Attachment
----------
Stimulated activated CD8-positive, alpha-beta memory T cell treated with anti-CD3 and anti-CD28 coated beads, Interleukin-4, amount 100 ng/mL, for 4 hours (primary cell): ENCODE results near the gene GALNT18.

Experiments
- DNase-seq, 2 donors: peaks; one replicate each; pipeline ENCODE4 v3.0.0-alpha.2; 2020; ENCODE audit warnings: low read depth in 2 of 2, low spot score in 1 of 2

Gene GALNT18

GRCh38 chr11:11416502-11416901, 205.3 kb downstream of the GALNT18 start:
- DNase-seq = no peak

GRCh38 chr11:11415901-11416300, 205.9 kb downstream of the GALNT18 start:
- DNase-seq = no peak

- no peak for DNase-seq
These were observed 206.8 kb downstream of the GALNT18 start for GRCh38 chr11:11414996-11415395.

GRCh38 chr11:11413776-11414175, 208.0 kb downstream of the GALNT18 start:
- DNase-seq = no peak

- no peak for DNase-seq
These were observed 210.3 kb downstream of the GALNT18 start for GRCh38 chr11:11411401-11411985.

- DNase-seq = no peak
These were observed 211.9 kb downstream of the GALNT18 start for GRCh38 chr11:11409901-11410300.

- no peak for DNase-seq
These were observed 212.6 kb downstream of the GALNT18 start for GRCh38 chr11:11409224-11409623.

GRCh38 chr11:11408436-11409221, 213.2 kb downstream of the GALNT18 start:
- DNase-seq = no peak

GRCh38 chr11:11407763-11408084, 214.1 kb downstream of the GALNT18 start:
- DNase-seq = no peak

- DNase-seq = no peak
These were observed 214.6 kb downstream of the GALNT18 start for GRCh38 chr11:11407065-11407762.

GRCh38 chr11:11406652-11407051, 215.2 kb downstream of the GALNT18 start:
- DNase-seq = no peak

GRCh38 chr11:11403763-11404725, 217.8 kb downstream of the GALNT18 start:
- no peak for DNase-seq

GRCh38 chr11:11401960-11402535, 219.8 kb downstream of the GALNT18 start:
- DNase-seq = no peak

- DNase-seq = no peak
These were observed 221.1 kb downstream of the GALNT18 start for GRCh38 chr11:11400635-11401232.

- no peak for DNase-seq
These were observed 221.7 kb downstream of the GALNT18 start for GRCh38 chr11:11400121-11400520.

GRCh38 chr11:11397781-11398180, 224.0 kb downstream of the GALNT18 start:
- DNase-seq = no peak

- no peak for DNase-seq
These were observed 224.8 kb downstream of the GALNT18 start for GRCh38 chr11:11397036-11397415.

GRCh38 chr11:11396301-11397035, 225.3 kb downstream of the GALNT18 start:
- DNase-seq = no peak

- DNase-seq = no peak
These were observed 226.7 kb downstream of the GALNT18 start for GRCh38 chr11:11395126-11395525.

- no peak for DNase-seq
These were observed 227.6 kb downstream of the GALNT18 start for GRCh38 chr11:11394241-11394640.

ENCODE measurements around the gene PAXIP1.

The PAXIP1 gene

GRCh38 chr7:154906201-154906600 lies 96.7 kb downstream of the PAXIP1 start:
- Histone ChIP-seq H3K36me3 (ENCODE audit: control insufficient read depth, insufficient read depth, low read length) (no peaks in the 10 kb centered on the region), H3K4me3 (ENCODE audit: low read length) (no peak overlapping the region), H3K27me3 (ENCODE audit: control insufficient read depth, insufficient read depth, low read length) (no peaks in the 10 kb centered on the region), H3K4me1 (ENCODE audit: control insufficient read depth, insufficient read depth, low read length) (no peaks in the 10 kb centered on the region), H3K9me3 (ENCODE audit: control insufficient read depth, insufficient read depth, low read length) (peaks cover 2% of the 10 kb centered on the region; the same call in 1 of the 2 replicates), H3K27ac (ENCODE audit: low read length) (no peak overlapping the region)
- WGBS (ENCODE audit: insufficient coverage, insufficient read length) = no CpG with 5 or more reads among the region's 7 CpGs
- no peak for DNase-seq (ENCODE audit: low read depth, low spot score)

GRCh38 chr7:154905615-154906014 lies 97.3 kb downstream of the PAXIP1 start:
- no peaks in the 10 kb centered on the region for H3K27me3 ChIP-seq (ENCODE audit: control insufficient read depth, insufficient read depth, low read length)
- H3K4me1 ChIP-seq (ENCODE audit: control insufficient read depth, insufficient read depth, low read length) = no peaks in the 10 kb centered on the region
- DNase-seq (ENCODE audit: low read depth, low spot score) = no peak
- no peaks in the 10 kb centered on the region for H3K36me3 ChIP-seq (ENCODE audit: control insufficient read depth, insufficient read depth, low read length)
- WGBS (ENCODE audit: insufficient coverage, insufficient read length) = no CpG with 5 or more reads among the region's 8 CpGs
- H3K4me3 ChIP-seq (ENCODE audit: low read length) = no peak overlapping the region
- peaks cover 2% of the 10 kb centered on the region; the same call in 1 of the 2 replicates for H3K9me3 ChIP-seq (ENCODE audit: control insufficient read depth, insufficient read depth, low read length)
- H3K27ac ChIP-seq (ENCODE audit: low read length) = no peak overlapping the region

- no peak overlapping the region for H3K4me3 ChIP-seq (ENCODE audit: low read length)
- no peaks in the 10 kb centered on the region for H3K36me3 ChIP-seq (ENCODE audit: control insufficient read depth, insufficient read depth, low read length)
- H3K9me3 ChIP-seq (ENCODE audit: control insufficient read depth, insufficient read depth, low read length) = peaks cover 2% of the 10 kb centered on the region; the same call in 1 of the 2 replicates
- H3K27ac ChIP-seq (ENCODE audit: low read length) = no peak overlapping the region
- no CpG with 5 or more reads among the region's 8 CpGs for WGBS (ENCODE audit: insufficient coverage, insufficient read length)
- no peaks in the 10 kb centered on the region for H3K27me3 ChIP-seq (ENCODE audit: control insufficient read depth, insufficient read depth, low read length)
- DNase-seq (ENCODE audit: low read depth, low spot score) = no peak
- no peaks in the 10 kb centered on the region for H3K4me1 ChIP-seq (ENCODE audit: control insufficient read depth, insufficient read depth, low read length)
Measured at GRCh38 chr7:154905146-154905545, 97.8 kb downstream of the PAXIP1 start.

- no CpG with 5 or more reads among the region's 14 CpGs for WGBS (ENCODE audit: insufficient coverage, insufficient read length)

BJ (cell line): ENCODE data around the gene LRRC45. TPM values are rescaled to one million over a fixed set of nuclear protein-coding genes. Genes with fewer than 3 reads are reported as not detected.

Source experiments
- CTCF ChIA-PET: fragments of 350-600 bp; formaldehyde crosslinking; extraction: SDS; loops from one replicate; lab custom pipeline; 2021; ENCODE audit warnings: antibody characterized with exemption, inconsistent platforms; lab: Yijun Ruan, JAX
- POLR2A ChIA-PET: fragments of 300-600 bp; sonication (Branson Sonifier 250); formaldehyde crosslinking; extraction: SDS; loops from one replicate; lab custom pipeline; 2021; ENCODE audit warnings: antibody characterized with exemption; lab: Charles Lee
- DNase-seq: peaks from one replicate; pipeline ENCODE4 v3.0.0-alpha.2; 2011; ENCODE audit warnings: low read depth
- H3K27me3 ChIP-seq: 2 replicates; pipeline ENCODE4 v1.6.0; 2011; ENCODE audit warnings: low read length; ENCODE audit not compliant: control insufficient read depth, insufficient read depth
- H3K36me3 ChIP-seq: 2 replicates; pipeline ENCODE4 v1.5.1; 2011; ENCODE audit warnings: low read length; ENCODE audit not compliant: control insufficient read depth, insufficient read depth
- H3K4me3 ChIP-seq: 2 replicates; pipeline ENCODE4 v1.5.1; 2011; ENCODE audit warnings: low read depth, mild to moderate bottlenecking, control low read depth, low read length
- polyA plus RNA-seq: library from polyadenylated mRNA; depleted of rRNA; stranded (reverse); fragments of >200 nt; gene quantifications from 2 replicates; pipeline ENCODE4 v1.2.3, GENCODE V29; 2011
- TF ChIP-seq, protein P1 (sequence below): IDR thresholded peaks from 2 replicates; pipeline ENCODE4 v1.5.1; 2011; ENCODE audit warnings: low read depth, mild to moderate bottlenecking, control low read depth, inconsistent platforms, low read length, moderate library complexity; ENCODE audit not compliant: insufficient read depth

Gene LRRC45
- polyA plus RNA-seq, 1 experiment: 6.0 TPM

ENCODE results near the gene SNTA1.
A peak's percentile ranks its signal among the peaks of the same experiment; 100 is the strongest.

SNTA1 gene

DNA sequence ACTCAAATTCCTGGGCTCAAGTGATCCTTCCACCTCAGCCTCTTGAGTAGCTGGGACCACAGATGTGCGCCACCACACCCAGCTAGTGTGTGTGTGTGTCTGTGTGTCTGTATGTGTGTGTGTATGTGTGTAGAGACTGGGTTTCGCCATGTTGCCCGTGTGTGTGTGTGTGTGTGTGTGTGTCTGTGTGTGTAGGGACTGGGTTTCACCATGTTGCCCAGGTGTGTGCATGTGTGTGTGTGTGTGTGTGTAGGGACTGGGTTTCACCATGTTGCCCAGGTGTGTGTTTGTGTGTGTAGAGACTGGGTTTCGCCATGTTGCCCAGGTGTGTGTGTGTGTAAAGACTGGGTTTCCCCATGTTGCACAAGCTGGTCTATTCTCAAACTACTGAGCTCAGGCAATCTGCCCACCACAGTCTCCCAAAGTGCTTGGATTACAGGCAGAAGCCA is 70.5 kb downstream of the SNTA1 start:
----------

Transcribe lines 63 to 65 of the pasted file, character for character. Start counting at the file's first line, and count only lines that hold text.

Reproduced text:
- H3K27ac ChIP-seq (ENCODE audit: low read length) = no peak overlapping the region
- no CpG with 5 or more reads among the region's 8 CpGs for WGBS (ENCODE audit: insufficient coverage, insufficient read length)
- no peaks in the 10 kb centered on the region for H3K27me3 ChIP-seq (ENCODE audit: control insufficient read depth, insufficient read depth, low read length)